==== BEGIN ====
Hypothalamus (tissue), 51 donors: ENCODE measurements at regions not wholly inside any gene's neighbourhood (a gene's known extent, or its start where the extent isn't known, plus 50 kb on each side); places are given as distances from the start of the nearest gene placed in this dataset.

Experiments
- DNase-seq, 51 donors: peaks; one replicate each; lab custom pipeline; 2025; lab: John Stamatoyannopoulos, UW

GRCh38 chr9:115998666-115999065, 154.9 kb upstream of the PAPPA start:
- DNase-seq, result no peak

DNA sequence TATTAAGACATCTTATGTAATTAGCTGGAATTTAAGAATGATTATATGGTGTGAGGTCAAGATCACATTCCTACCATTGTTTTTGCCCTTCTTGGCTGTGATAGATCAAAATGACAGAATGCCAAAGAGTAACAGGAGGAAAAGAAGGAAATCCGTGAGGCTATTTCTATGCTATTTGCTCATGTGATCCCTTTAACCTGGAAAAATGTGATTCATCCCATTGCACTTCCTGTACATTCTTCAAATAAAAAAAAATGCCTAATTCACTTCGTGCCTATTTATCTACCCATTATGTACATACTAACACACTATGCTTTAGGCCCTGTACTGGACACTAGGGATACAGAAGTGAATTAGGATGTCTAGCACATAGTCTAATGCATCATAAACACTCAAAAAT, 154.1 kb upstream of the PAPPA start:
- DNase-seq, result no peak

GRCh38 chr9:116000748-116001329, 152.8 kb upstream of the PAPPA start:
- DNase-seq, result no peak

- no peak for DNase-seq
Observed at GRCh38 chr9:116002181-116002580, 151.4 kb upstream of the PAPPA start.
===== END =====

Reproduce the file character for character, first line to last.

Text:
Hypothalamus (tissue), 51 donors: ENCODE measurements at regions not wholly inside any gene's neighbourhood (a gene's known extent, or its start where the extent isn't known, plus 50 kb on each side); places are given as distances from the start of the nearest gene placed in this dataset.

Experiments
- DNase-seq, 51 donors: peaks; one replicate each; lab custom pipeline; 2025; lab: John Stamatoyannopoulos, UW

GRCh38 chr9:115998666-115999065, 154.9 kb upstream of the PAPPA start:
- DNase-seq, result no peak

DNA sequence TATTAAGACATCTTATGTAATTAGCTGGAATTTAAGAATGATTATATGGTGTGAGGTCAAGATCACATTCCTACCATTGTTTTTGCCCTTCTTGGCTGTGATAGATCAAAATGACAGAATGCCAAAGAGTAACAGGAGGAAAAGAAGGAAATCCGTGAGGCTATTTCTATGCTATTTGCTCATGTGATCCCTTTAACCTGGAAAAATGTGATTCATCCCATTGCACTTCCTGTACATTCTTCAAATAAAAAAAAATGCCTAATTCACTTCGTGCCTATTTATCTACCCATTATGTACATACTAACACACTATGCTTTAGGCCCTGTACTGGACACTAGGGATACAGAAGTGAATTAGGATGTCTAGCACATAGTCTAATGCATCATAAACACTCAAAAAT, 154.1 kb upstream of the PAPPA start:
- DNase-seq, result no peak

GRCh38 chr9:116000748-116001329, 152.8 kb upstream of the PAPPA start:
- DNase-seq, result no peak

- no peak for DNase-seq
Observed at GRCh38 chr9:116002181-116002580, 151.4 kb upstream of the PAPPA start.